The Texas Board of Education has voted to loosen requirements to teach high school biology students to consider "all sides" of the theory of evolution, the Associated Press reports.
The school board approved the current standards in 2009, which tells teachers to have their students examine "all sides of scientific evidence" on evolution, the AP says in a separate piece. While the standards say this is to encourage critical thinking, teachers and academics have said that this has allowed religious ideology and creationism into the classroom. Other current standards require teachers have lessons on the complexity of human cells, the origin of life, and gaps in the fossil record.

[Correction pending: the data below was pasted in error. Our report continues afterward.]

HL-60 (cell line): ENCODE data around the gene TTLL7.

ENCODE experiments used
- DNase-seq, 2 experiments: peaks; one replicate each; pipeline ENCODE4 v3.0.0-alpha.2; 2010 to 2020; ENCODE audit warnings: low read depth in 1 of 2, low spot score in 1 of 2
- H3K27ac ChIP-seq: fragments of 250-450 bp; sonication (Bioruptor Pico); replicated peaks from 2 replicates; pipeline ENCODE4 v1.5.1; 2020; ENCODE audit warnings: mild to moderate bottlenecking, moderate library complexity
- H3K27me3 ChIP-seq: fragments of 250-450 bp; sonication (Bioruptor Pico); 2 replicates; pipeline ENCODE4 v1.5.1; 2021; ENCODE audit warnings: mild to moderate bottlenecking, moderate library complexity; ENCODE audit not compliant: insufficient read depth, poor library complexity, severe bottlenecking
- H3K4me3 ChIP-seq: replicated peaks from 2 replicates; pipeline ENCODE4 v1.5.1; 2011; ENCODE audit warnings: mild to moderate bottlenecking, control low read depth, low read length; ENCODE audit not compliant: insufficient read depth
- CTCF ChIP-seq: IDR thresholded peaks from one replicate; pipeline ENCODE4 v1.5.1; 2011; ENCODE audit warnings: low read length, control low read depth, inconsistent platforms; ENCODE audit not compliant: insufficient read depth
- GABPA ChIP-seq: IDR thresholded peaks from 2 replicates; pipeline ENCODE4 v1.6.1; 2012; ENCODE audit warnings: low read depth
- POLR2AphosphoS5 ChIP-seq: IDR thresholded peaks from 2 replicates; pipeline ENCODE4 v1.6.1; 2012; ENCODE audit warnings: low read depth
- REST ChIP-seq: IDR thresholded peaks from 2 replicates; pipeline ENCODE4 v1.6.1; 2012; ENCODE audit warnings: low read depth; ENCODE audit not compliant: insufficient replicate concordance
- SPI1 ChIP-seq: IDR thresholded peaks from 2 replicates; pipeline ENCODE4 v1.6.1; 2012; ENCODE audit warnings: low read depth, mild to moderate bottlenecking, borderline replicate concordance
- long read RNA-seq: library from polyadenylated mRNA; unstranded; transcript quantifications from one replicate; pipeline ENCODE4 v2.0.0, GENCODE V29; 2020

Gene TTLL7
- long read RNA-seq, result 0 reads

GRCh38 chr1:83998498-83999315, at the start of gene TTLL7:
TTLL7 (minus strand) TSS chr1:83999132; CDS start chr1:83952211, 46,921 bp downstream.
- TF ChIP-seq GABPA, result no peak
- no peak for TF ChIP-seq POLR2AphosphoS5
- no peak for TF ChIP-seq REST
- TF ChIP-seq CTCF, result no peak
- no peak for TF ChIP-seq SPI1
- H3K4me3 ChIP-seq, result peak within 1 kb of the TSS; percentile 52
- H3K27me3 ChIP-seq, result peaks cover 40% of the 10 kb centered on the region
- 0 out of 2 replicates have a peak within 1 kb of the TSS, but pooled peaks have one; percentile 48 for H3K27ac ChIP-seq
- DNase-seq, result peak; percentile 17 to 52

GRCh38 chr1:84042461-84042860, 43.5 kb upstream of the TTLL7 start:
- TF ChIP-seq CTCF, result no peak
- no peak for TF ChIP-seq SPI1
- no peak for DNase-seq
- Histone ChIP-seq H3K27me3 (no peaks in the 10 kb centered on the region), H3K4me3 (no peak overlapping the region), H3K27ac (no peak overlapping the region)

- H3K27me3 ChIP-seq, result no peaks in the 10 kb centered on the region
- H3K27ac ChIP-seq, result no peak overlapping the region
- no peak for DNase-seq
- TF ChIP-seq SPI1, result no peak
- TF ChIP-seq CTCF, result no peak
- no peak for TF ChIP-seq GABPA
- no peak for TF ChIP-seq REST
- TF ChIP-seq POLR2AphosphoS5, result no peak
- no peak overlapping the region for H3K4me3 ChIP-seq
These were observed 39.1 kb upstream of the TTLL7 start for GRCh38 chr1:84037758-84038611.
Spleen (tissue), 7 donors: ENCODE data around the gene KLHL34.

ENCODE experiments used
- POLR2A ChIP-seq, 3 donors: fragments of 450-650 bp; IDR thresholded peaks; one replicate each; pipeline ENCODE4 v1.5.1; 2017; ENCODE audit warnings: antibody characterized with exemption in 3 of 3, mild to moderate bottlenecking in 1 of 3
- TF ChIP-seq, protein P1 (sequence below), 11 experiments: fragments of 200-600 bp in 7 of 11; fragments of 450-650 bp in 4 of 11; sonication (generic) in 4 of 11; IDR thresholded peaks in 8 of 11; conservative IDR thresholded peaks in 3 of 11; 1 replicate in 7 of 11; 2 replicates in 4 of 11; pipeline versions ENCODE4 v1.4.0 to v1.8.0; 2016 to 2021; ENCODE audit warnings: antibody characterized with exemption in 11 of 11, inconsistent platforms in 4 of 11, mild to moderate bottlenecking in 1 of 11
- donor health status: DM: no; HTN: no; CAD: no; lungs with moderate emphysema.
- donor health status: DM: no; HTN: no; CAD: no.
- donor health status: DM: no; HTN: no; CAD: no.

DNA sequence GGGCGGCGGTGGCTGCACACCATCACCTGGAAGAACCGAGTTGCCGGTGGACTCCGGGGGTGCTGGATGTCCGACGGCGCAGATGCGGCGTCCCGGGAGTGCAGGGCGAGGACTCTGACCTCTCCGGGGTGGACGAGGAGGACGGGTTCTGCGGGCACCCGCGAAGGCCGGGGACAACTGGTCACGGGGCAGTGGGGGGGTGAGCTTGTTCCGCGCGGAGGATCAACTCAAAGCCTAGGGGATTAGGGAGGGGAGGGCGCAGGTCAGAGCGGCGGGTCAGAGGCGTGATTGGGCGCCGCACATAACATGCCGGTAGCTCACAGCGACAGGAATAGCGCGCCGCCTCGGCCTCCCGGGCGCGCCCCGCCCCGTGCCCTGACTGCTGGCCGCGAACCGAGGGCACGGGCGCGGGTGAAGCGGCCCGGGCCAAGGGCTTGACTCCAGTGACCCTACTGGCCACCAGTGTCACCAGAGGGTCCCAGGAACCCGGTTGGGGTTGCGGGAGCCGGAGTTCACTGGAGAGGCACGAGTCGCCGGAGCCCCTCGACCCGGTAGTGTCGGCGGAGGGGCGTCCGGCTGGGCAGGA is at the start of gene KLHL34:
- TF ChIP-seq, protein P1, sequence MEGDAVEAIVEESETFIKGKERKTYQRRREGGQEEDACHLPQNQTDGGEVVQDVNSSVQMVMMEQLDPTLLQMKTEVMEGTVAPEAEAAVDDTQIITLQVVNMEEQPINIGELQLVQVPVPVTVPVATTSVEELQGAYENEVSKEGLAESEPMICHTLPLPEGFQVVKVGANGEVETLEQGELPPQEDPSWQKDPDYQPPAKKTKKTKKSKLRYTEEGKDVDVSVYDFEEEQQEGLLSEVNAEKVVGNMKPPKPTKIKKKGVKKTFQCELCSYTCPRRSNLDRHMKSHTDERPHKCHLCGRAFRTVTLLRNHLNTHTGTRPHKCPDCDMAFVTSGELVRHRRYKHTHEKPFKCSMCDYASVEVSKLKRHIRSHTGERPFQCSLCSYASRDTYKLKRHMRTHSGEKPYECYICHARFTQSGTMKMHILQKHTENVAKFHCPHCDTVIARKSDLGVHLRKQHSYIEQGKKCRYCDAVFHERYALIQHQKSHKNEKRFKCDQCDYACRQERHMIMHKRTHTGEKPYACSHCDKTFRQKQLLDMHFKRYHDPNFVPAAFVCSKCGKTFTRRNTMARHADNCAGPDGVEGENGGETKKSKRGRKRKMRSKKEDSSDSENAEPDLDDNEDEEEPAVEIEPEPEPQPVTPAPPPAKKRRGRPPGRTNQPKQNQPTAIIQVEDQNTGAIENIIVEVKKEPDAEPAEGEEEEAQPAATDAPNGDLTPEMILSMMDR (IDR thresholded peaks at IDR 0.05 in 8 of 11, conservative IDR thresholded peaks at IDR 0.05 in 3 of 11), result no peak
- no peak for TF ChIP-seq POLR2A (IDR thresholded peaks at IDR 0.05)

As the AP reports, the Board of Education voted this week to strike the "all sides" standard, while keeping the others. However, the AP notes that "[a]cademics argue that still leaves room for questioning evolution since discussion of those gaps — and some study of cell makeup and life origins — is built on creationist theories."
Since Texas is one of the largest purchasers of textbooks in the US, what is decided in the state has ramifications elsewhere, the AP says, adding that that influence has waned in recent years.
The AP adds that there's another vote today and one in April before the changes are final.